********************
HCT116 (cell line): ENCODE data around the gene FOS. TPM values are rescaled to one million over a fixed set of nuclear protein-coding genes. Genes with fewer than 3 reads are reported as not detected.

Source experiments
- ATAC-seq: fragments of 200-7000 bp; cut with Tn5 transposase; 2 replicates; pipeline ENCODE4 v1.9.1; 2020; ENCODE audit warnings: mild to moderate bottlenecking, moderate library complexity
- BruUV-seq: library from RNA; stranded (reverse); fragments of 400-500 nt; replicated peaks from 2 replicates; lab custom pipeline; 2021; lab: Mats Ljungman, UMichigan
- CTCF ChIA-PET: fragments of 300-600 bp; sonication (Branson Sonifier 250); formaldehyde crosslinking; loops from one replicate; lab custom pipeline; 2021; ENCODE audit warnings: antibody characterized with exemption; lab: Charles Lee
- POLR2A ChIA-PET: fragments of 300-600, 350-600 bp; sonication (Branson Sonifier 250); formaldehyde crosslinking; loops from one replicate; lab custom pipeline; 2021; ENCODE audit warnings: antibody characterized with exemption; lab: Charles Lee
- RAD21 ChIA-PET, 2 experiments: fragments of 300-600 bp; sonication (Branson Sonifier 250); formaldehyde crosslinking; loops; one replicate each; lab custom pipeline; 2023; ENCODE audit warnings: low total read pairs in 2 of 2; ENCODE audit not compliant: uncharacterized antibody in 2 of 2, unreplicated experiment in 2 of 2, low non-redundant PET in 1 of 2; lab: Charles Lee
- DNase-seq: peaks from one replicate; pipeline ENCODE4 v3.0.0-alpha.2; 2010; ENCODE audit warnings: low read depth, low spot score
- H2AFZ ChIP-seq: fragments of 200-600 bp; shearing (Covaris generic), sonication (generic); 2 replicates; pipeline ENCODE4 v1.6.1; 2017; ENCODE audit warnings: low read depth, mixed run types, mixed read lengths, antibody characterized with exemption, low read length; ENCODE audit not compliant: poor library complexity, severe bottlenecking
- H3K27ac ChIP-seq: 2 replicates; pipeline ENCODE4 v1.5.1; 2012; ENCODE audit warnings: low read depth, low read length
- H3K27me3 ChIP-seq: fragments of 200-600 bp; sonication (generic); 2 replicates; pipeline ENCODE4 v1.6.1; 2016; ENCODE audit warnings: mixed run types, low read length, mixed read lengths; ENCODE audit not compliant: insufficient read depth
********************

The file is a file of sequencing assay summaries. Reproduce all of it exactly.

HCT116 (cell line): ENCODE data around the gene FOS. TPM values are rescaled to one million over a fixed set of nuclear protein-coding genes. Genes with fewer than 3 reads are reported as not detected.

Source experiments
- ATAC-seq: fragments of 200-7000 bp; cut with Tn5 transposase; 2 replicates; pipeline ENCODE4 v1.9.1; 2020; ENCODE audit warnings: mild to moderate bottlenecking, moderate library complexity
- BruUV-seq: library from RNA; stranded (reverse); fragments of 400-500 nt; replicated peaks from 2 replicates; lab custom pipeline; 2021; lab: Mats Ljungman, UMichigan
- CTCF ChIA-PET: fragments of 300-600 bp; sonication (Branson Sonifier 250); formaldehyde crosslinking; loops from one replicate; lab custom pipeline; 2021; ENCODE audit warnings: antibody characterized with exemption; lab: Charles Lee
- POLR2A ChIA-PET: fragments of 300-600, 350-600 bp; sonication (Branson Sonifier 250); formaldehyde crosslinking; loops from one replicate; lab custom pipeline; 2021; ENCODE audit warnings: antibody characterized with exemption; lab: Charles Lee
- RAD21 ChIA-PET, 2 experiments: fragments of 300-600 bp; sonication (Branson Sonifier 250); formaldehyde crosslinking; loops; one replicate each; lab custom pipeline; 2023; ENCODE audit warnings: low total read pairs in 2 of 2; ENCODE audit not compliant: uncharacterized antibody in 2 of 2, unreplicated experiment in 2 of 2, low non-redundant PET in 1 of 2; lab: Charles Lee
- DNase-seq: peaks from one replicate; pipeline ENCODE4 v3.0.0-alpha.2; 2010; ENCODE audit warnings: low read depth, low spot score
- H2AFZ ChIP-seq: fragments of 200-600 bp; shearing (Covaris generic), sonication (generic); 2 replicates; pipeline ENCODE4 v1.6.1; 2017; ENCODE audit warnings: low read depth, mixed run types, mixed read lengths, antibody characterized with exemption, low read length; ENCODE audit not compliant: poor library complexity, severe bottlenecking
- H3K27ac ChIP-seq: 2 replicates; pipeline ENCODE4 v1.5.1; 2012; ENCODE audit warnings: low read depth, low read length
- H3K27me3 ChIP-seq: fragments of 200-600 bp; sonication (generic); 2 replicates; pipeline ENCODE4 v1.6.1; 2016; ENCODE audit warnings: mixed run types, low read length, mixed read lengths; ENCODE audit not compliant: insufficient read depth